brian_finalThe moment after you take your first breath you have a past. Then comes the day you begin judging the quality of your experiences.

Far too often unfortunately, the judgment made is that more moments than not are remembered as, “Not good enough.”

The greatest power we have is the ability to assign whatever meaning we choose to each moment of our life and we tend to treat those moments like crap instead of fertilizer.

It’s important that you turn even the most difficult events into something you can use.

I imagine you know at least one person who continues to revisit a painful event from their life and every time they tell it nothing has changed. It still hurts; it’s still awful and in some regards its still happening. Why?

It’s because they’ve chosen to ruminate over it and relive it instead of reflecting on it. It’s the reflection that’s the key to transforming it into something useful.

Resentment of the past is based on the belief that the event was wrong simply because it occurred. A reflective lens finds purpose in it and asks, “How can I grow now that I know?”

What many people forget is that the only way to get better at anything is to first experience what doesn’t work.

We learn to experience those moments as failure, as something going wrong when in reality something not working is simply the process of elimination we all utilize to discover what eventually does the trick.

We can only learn from our experiences, however, if we’re teachable. When we believe we’ve got it all figured out is when it’s easiest to be blindsided by reality.

Then when you sense of “rightness” is assaulted you respond with resentful phrases such as, “I wish it never happened,” “I wish I never met that person, “If I had to do it over again . . .” etc.

In those moments what you are in fact wishing for is to undo the opportunity you were given to learn something. Learn what?

Iyanla VanZant said, “When you can tell the story and it doesn’t bring up any pain, you know it has been healed.”

Those who say time heals all wounds often can’t explain why. Well I’ll give you a few reasons why it does. The more time that passes the more you realize that you’re still here and you’re still thriving.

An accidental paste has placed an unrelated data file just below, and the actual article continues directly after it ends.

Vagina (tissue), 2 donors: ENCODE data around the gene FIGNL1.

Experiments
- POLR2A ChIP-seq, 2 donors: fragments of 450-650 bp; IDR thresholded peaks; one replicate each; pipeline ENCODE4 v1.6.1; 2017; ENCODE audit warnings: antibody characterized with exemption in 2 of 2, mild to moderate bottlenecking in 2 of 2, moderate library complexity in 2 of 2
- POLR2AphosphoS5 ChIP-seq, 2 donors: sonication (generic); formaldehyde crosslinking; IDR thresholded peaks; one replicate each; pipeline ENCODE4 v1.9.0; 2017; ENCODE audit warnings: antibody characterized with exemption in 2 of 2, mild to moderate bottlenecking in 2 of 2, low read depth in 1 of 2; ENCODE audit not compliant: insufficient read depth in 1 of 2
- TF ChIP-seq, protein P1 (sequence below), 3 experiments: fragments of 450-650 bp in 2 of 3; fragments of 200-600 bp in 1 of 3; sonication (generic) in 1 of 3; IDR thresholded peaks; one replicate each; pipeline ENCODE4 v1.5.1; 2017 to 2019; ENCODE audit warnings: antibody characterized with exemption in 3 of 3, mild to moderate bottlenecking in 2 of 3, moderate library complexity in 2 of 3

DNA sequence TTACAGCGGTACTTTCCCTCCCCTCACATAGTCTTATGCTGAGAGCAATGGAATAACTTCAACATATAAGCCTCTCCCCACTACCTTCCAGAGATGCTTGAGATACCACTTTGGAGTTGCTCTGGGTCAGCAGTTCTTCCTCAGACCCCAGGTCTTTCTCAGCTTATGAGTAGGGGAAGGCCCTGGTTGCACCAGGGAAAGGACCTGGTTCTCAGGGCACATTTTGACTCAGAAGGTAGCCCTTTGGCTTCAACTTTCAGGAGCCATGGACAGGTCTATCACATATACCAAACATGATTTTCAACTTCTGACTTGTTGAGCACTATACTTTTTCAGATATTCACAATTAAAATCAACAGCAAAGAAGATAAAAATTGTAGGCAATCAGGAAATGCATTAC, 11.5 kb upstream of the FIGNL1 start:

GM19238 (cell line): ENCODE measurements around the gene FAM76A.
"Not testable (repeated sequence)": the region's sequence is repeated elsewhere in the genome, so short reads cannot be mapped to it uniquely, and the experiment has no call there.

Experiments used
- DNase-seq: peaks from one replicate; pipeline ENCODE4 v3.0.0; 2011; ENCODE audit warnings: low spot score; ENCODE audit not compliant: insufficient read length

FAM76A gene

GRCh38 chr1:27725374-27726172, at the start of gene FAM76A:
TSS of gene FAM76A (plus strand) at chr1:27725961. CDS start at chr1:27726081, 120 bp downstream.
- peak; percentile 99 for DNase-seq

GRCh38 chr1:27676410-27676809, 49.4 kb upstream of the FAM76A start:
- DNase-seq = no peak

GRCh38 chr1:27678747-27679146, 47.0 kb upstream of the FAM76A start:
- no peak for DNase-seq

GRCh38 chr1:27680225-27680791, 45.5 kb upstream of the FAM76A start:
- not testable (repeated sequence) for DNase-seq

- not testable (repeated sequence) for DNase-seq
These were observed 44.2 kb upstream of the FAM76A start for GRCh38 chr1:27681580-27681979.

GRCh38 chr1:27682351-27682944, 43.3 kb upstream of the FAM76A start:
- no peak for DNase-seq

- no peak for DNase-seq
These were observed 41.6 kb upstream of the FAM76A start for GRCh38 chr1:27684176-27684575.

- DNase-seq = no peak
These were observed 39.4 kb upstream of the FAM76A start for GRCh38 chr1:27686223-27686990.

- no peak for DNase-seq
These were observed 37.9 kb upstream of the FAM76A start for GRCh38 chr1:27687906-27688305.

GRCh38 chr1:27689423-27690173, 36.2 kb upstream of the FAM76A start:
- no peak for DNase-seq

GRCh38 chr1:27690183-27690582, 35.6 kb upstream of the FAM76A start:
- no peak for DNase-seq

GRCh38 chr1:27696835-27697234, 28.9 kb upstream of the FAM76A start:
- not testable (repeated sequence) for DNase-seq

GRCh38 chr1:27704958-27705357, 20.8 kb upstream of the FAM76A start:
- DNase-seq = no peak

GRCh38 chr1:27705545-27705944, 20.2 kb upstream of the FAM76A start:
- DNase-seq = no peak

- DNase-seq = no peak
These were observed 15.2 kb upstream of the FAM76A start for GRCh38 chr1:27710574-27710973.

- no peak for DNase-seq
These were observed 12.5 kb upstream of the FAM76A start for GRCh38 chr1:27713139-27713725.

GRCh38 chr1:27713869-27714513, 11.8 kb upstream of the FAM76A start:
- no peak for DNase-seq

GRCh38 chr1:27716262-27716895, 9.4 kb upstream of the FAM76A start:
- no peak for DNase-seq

Most important, is when you discover that things continued to get better because you used what happened instead of being abused by it.

Each time you reflect upon something you should have that much more evidence that life has gotten better in some way so that the pain is dwarfed by comparison.

I can honestly say that 24 years after surviving cancer and 4 years after an extremely painful divorce that life has never been sweeter.

Reflect upon your life and you are sure to discover that the events you resent cause you pain and the moments upon which you reflect help you grow.

So the question for you now is, “How can I grow now that I know?”

Thanks for being you.


Brian R King

As a cancer survivor, adult with Dyslexia, A.D.D., the father of three sons on the autism spectrum as well as someone who lives on the autism spectrum myself, I’ve learned something very critical. That success in life has nothing to do with circumstances but everything to do with strategies.

I’ve learned that Fear and Excitement are the same feeling, the difference being whether you decide the feeling means that “I can’t” or that “I’m ready!”

I’ve become a master of turning Problems into Possibilities and Obstacles into Opportunities and I’ve learned to teach my clients to do the same thing using what I refer to as “The Effective Factor.” A laser focused ability to make small shifts that create massive results in every area of your life.

I look forward to serving you,

Brian R. King LCSW


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